The Lances of Lynwood eBook

This eBook from the Gutenberg Project consists of approximately 213 pages of information about The Lances of Lynwood.

“I was not so badly wounded but that I could soon rise to my feet —­but where should I go?  I turned towards the Castle, but the Bearnese had been there before me, and I saw flames bursting from every window.  I was weak and wounded, and sank down, bleeding and bewailing, till my senses left me; and I should have died, but for two Benedictines journeying for the service of their Convent.  The good brethren were in fear for their bags in going through the Black Wolf’s country, but they had pity on me; they brought me to myself, and when they had heard my tale, they turned aside to give Christian burial to my father and brothers.  They were holy men, those monks, and, for their sakes, I have spared the cowl ever since.  They tended me nearly as well as you have done, and brought me to their Convent, where they would fain have made a monk of me, but the wolf was too strong in me, and, ere a month was passed, I had been so refractory a pupil, that they were right glad to open the Convent gates.  I walked forth to seek my fortune, without a denier, with nothing but the sword I had taken from my father’s hand, and borne with me, much against the good men’s will.  I meant to seek service with any one who would avenge me on the Count de Bearn.  One night I slept on the hill-side, one day I fasted, the next I fell in with Sir Perduccas d’Albret’s troop.  I had seen him in my father’s company.  He heard my tale, saw me a strong, spirited lad, and knew a d’Aubricour would be no discredit to his free lances.  So he took me as his page, and thence—­but the tale would be long—­I became what you see me.”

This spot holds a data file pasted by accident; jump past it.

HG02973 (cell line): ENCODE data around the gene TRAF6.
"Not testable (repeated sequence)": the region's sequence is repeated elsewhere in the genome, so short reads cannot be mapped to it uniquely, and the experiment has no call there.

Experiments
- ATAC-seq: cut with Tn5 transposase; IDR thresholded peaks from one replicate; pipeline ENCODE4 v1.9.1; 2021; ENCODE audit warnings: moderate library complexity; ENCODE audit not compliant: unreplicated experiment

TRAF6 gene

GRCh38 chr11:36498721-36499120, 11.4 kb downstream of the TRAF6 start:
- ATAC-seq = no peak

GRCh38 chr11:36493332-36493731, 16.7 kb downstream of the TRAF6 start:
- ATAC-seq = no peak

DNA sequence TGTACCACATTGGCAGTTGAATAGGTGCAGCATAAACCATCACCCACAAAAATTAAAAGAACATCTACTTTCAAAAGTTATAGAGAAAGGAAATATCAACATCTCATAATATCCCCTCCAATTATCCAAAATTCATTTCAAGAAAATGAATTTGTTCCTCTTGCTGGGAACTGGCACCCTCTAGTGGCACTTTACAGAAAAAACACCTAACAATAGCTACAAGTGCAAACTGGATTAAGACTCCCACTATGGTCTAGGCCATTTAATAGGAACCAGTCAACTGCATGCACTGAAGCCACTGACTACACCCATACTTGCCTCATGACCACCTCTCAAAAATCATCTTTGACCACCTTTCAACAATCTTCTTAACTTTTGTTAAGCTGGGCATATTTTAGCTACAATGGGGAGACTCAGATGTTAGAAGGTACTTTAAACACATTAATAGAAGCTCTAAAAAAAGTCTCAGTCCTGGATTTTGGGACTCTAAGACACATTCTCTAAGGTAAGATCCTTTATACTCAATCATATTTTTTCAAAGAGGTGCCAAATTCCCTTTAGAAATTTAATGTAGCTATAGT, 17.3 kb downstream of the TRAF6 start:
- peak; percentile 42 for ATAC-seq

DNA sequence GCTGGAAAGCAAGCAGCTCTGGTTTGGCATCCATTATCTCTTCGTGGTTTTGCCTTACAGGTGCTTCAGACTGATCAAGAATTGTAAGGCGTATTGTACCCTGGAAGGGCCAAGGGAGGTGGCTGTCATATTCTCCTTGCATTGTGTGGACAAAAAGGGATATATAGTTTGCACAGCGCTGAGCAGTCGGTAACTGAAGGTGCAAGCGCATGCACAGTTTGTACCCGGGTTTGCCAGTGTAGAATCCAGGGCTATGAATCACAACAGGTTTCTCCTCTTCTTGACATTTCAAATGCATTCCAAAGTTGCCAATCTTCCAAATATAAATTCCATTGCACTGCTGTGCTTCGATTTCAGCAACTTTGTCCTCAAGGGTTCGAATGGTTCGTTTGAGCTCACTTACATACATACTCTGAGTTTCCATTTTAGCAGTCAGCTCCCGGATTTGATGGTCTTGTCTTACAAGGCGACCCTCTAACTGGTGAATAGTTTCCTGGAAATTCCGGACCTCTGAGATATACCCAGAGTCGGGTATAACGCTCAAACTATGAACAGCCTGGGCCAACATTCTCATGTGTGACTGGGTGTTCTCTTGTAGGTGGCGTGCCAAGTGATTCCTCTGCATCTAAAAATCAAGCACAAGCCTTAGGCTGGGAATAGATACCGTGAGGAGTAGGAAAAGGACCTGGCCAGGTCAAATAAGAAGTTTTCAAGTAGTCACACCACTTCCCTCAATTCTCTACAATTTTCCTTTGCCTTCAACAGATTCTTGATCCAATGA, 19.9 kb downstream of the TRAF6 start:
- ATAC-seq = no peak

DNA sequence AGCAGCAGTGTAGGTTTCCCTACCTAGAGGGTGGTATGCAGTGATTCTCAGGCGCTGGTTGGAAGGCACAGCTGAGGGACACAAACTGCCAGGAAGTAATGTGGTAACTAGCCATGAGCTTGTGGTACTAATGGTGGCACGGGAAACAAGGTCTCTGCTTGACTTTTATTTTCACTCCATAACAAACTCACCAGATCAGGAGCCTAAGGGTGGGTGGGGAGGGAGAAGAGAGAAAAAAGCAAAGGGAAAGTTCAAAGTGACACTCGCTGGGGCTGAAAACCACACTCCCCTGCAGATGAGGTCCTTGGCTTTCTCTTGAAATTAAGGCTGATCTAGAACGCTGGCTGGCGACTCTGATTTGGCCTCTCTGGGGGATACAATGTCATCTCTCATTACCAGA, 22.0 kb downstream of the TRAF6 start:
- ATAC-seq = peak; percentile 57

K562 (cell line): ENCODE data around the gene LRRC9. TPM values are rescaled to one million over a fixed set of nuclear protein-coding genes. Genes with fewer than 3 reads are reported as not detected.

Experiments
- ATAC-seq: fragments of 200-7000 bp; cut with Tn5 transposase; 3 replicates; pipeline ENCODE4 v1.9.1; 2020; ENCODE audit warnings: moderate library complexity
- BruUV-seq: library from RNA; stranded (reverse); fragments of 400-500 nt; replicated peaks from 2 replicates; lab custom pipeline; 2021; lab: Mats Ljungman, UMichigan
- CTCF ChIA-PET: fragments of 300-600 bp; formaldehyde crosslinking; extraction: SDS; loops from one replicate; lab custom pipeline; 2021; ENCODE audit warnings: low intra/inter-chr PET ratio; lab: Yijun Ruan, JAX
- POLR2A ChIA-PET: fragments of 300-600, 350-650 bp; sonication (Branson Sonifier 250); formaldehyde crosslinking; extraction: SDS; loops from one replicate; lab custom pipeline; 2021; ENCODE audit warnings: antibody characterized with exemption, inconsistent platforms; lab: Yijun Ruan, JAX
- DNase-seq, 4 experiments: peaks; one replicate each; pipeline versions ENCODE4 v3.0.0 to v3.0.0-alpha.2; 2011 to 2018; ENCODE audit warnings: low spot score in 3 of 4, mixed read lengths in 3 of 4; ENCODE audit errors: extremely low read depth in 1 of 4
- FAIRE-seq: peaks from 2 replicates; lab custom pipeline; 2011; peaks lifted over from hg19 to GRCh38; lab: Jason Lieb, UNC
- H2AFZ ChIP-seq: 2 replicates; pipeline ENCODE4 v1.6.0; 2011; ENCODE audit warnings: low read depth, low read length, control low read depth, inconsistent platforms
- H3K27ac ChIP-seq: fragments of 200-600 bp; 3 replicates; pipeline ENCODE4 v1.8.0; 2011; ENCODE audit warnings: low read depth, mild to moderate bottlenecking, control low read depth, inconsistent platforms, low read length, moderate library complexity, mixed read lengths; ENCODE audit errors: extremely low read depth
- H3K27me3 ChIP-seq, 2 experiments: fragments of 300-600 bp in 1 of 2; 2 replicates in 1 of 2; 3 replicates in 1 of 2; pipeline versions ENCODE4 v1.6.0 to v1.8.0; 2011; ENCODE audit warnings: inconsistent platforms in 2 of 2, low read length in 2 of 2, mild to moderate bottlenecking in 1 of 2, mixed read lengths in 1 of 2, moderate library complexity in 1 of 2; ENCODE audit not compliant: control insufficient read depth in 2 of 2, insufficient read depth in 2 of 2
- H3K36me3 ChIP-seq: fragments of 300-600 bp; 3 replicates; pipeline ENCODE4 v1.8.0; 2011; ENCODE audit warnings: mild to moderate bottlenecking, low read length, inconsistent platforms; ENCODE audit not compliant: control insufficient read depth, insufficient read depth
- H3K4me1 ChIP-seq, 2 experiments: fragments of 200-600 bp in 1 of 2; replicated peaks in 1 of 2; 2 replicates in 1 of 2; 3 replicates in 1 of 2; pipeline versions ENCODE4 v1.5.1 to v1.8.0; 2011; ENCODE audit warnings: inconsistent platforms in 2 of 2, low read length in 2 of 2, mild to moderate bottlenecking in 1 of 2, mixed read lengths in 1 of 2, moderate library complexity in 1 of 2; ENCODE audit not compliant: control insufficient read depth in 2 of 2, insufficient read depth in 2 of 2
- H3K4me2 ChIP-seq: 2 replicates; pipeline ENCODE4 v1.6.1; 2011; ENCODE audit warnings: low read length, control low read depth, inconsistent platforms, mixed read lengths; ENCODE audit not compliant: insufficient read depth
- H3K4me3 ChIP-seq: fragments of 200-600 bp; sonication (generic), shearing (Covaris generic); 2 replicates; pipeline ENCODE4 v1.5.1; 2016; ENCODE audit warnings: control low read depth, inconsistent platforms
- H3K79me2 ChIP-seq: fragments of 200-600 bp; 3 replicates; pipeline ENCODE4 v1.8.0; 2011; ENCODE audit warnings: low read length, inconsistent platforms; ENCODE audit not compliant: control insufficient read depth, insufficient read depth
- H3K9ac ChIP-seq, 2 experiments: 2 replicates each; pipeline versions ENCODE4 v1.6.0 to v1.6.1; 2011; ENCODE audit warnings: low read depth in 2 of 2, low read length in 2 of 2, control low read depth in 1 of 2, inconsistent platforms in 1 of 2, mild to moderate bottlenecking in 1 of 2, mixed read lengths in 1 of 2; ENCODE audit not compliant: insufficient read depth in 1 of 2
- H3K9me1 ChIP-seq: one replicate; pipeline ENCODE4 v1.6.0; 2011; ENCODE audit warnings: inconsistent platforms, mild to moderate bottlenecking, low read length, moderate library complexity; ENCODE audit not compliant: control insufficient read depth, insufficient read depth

“And you have never seen your own Castle again?”

“But once.  D’Albret laughed when I called on him to revenge me on the Count de Bearn, and bade me bide my time till I met him in battle.  As to my heritage, there was no hope for that.  Once, when I had just broken with Sir Nele Loring, and left his troop, and times were hard with me, I took my horse and rode to Albricorte, but there was nought but the bare mountain, and the walls black with fire.  There was, indeed, a wretched shepherd and his wife, who trembled and looked dismayed when they found that one of the Albricortes still lived; but I could get nothing from them, unless I had taken a sheep before me on the saddle; so I rode off again to seek some fresh service, and, by good hap, lit on Sir Reginald just as old Harwood was dead.  All I have from my father is my name, my shield, and an arm that I trust has disgraced neither.”

“No, indeed.  Yours is a strange history, Gaston; such as we dream not of in our peaceful land.  Homeless, friendless, I know not how you can be thus gay spirited?”

“A light heart finds its way through the world the easiest,” said Gaston, smiling.  “I have nothing to lose, and no sorrows to waste time on.  But are you not going forth this cool evening, Sir Eustace? you spoke of seeking fresh tidings of the Prince.”

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The Lances of Lynwood from Project Gutenberg. Public domain.
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